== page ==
The group traveled last year to volunteer at two homeless shelters in Washington, D.C., Baconnier said, and worked in food kitchens.

The trip helped the social work students realize firsthand the prevalence and reality of homelessness, he said.

Baconnier said Cardboard Nation organizers got mixed reactions from those on CU's campus about the event. Some people shouted negative comments at organizers, he said, while others said they really felt the event helped them learn what a homeless person might go through.

Becky Nash, county extension agent for family and consumer sciences and Green River Ministries board member, participated in the event by dressing up as a homeless person panhandling for money.

Nash said she wanted to participate in Cardboard Nation because she has been involved with Green River Ministries and its homeless shelter since its inception.

She said she knew she couldn't physically sleep in a cardboard box for an entire night, so she decided she would portray a homeless person who walked around pushing a shopping cart.

Nash said she borrowed a shopping cart from CVS Pharmacy. She dressed for the event there, she said, and some of those who saw her acted like they weren't sure what she was doing.

She said she then walked to Campbellsville University and it was interesting to see people's reactions to her appearance.

"Most people avoided eye contact," she said. "Some children tried to [make eye contact]. It was kind of interesting to notice how people acted toward me."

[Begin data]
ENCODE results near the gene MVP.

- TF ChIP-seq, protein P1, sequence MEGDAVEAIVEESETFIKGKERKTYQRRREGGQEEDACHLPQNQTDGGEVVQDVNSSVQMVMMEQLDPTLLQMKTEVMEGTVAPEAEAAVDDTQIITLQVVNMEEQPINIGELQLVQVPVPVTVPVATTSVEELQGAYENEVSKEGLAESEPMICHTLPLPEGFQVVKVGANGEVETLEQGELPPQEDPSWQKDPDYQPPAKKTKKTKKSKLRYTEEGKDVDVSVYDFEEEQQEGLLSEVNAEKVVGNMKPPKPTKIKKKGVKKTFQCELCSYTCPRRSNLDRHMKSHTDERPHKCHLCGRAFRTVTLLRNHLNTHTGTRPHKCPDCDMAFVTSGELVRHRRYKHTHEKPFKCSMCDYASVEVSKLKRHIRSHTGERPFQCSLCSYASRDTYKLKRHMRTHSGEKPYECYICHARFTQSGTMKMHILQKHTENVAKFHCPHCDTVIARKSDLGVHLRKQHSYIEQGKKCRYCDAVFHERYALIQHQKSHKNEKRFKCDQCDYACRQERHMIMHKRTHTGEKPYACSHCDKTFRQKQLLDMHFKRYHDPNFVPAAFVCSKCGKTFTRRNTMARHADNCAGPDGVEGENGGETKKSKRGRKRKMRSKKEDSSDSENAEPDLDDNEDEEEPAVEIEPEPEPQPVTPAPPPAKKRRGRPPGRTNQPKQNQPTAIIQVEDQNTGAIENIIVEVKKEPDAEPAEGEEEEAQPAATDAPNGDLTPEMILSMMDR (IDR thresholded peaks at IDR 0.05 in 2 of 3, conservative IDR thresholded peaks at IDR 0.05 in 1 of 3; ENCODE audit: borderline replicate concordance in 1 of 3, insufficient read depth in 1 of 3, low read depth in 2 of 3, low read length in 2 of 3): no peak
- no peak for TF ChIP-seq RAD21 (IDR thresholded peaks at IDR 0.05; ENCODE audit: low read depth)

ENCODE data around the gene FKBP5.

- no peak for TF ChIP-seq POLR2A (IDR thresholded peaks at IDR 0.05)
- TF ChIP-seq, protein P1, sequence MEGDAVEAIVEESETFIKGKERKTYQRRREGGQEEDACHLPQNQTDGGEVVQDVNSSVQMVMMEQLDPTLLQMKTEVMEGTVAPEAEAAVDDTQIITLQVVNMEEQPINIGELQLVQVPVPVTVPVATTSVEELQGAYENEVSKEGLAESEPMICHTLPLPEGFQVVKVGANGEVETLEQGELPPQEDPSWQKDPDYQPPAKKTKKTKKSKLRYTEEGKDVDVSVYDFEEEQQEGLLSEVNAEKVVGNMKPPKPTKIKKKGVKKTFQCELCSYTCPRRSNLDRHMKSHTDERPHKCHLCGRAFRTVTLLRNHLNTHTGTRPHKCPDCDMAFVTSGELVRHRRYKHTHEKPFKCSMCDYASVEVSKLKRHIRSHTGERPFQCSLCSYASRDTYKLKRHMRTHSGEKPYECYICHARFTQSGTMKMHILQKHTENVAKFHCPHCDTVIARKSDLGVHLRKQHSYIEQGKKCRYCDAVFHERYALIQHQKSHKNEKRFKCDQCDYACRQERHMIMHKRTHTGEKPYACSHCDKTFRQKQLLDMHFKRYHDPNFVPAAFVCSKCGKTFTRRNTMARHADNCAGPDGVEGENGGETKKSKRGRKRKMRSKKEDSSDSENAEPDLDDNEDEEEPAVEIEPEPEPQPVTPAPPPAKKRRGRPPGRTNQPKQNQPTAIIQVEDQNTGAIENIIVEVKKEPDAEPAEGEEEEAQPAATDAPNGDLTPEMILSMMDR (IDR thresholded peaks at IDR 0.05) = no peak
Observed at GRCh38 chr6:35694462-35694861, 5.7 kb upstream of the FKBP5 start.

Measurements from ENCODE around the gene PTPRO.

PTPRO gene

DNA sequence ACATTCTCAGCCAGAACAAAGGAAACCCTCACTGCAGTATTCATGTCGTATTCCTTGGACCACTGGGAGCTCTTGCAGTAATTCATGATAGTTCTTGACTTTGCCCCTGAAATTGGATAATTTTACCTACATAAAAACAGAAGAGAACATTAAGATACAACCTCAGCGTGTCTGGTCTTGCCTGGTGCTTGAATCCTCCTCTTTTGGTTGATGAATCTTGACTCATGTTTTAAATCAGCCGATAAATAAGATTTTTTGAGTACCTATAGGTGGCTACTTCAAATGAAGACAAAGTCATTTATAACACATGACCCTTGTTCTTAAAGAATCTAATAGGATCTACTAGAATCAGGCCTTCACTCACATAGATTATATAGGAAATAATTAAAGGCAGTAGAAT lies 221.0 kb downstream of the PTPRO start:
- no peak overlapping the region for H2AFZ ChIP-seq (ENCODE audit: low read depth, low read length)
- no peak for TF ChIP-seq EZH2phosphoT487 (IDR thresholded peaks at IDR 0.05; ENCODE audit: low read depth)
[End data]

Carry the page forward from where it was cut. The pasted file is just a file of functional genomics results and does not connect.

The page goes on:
Though some people avoided her, Nash said, no one was rude or mean to her.

She said she has witnessed homelessness before while on a mission trip to Haiti, a very poor country suffering from extreme poverty.

"We just don't have it bad here at all," she said.

Nash said it was hard not to break character and she was afraid some people might think her performance was funny, something she didn't want.

"It became sad," she said. "I wanted to do it with respect for people who suffer from that."

Many people who become homeless, Nash said, suffer from mental illnesses. She said she tried to include that in her portrayal of a homeless person. She said she has known families who have had people disappear and then later be found living on the streets.

"It's just really sad," she said.

In all, Nash said she received about $200 in pledges from extension homemakers to participate in Cardboard Nation. After panhandling for a few hours, she said, she collected about $25 more.

Baconnier said many people thought Nash actually was a homeless person.

Cardboard Nation organizers asked that participants leave food, drinks, cell phones, laptops and video games behind in an attempt to truly experience what it would be like to be homeless.

The night's activities included group skits, a scavenger hunt, acoustic music presented by CU's Oasis Band, contests with door prizes and guest speakers who spoke about their experiences with homelessness.

For more information or questions about GRM, call Curry at 465-9880. To donate to GRM, mail donations to Green River Ministries, 100 Stockyard St., Campbellsville, Ky., 42718.

- Staff Writer Calen McKinney can be reached at 465-8111 Ext. 235 or by e-mail at reporter@cknj.com. Comment on this story at www.cknj.com.